Kana shodo (translating as ‘woman’s hand’) is a Japanese script parallel to 女書 nvshu but native to Japan. In contrast to kanji shodo (漢字書道), which was used by men from the ruling classes for use in official letters and to read Buddhist sutras, kana shodo was used by both genders to write everything from assassination commands and love letters to poetry and diary entries. In other words, that which could be used to subvert the official, or to describe the realm of the personal. While it was used to write The Tale of Genji (源氏物語 Genji monogatari), often called the world’s first novel, and even The Pillow Book (枕草子, Makura no Sōshi), only 46 of the more than 300 kana characters were kept in modern written Japanese.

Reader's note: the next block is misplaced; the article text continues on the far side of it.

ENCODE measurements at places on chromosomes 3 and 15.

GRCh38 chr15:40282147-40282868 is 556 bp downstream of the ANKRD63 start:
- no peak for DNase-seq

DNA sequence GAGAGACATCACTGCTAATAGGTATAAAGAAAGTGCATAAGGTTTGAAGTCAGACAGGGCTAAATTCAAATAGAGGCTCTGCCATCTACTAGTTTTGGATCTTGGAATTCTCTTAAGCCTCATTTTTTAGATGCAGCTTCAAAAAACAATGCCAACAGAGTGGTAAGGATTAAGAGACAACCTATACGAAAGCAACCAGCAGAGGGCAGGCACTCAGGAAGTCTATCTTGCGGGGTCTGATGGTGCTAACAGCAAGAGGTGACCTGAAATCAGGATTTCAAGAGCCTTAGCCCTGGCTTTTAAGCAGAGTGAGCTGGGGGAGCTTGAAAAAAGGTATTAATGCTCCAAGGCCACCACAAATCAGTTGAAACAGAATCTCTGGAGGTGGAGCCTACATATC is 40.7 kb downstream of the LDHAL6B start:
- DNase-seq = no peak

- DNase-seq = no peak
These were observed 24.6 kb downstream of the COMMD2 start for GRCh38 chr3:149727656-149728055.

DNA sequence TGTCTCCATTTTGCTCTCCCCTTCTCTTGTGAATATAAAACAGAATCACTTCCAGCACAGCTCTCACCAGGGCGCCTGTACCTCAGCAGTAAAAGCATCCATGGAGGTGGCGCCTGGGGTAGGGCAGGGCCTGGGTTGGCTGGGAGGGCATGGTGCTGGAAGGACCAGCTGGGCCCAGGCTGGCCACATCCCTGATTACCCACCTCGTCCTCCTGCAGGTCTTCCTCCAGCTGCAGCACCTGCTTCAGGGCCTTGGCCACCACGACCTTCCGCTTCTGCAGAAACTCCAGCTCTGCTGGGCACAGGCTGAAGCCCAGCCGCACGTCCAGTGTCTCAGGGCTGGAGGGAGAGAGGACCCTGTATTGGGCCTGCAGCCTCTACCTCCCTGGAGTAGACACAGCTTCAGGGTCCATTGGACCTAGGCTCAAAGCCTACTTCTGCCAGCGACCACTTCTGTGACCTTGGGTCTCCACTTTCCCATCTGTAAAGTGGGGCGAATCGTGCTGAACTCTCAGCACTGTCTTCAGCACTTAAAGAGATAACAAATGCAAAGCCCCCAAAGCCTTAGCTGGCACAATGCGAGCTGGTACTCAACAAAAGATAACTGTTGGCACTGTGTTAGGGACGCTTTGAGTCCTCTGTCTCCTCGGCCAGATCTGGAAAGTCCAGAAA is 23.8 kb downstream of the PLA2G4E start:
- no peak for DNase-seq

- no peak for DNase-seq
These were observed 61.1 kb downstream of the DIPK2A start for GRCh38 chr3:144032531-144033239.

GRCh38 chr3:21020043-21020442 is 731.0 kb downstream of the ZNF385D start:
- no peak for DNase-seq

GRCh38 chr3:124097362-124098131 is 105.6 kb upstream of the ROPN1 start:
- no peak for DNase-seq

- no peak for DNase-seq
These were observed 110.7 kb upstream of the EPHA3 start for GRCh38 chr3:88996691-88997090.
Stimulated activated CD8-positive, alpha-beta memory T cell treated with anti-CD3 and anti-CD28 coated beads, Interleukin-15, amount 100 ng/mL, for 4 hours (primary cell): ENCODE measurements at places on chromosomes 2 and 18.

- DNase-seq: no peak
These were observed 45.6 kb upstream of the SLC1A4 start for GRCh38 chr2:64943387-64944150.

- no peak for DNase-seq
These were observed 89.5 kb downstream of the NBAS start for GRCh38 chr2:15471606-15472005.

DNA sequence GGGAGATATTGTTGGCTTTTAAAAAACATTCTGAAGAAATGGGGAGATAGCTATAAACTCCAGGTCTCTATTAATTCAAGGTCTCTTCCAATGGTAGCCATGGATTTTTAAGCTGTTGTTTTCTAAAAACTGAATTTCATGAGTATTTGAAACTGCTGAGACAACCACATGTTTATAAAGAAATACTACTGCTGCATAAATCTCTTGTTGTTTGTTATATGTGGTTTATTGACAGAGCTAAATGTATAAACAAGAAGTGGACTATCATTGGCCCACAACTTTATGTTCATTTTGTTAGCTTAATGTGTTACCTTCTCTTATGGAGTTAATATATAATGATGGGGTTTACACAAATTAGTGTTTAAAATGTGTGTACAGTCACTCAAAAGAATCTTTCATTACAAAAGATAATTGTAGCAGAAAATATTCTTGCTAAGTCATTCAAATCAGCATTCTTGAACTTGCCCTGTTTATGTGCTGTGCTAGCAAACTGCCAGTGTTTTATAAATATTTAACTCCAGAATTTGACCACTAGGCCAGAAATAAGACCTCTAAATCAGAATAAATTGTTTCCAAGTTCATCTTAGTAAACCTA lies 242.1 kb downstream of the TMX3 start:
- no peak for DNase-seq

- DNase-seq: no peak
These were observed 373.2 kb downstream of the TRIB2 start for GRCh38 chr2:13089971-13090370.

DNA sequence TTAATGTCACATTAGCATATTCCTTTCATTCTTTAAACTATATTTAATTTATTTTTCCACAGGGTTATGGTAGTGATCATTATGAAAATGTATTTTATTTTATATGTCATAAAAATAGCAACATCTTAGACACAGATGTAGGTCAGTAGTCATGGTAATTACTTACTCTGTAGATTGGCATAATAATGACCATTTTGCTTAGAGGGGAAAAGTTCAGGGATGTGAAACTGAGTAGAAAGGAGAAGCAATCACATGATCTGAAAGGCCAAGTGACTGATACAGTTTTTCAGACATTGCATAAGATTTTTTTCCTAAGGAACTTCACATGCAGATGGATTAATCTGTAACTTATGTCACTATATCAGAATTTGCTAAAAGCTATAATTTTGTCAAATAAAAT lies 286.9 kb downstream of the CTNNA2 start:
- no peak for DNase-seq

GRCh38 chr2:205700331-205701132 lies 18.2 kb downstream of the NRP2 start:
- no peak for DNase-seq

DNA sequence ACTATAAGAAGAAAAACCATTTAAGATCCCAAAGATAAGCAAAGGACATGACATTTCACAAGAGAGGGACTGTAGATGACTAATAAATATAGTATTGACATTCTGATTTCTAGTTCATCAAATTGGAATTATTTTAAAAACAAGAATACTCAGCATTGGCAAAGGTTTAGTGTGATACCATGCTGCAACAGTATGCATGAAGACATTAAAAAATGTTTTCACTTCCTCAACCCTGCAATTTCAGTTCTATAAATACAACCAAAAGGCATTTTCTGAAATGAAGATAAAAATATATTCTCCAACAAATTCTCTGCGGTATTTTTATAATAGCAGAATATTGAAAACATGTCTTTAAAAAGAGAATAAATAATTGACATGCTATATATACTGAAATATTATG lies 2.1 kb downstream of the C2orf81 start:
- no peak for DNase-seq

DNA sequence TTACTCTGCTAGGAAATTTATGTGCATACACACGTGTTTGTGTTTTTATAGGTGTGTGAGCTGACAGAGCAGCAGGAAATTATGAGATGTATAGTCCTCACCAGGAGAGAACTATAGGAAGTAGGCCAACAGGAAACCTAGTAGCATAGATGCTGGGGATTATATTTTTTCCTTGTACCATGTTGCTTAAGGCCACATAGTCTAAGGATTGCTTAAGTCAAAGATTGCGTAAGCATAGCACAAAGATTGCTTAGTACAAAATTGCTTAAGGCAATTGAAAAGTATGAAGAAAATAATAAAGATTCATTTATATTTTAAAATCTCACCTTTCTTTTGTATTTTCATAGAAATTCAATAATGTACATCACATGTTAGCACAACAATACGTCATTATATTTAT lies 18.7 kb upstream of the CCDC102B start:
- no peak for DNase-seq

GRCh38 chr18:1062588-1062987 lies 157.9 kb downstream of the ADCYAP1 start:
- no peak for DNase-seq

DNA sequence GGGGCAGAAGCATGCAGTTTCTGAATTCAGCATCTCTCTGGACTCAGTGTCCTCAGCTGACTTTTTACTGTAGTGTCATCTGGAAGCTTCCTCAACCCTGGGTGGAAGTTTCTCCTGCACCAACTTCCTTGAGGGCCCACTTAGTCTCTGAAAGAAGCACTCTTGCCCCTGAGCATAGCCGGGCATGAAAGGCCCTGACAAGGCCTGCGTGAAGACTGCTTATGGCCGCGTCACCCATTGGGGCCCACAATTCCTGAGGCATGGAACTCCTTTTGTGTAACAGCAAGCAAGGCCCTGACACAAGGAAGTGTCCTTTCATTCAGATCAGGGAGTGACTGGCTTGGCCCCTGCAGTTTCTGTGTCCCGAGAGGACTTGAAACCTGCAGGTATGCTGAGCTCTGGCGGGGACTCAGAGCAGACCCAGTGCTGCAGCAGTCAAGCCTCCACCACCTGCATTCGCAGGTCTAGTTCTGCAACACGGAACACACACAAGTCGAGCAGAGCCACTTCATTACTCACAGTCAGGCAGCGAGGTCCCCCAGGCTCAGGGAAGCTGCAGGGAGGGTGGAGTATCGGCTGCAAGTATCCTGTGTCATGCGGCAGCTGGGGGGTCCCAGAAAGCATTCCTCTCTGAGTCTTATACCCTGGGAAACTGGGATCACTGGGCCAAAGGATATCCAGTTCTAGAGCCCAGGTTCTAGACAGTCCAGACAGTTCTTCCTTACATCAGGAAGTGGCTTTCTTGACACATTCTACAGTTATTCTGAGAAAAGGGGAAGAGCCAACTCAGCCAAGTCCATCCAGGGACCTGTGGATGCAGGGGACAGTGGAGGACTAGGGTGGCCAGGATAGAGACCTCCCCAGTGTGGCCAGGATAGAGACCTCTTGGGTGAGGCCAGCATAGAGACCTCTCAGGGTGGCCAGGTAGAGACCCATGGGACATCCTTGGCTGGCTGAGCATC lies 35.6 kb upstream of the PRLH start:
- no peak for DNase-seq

While ‘the beauty of inefficiency‘, as described by master kana shodo calligrapher Akagawa Kaoru represents the elite time of a privileged class able to invest in culture and literature, let us consider and appreciate the newly enforced time of ‘the great deceleration‘ now as a similar moment for ‘creative introspection’. But it is also one completely contingent upon the counter character of the ‘mobile/disposable subject’ embodied by the couriers and labourers who still serve the needs of those of us privileged ‘domesticated/connected subjects’ able to work from home. This inherent contradiction is an inherent part of contemporary, networked capitalism, and to bring both together in the subject of the slow courier is perhaps an attempt to intervene the time-money-geography infrastructures of logistics with the unimportant, rambling observations of the inefficient and unforeseen. Is it possible to say this parasitical use (by the chance opportunities of the networks that some of us move within) of the privileged and mobile worlds of art and culture wants to trace new, decelerated lines between material and knowledge production?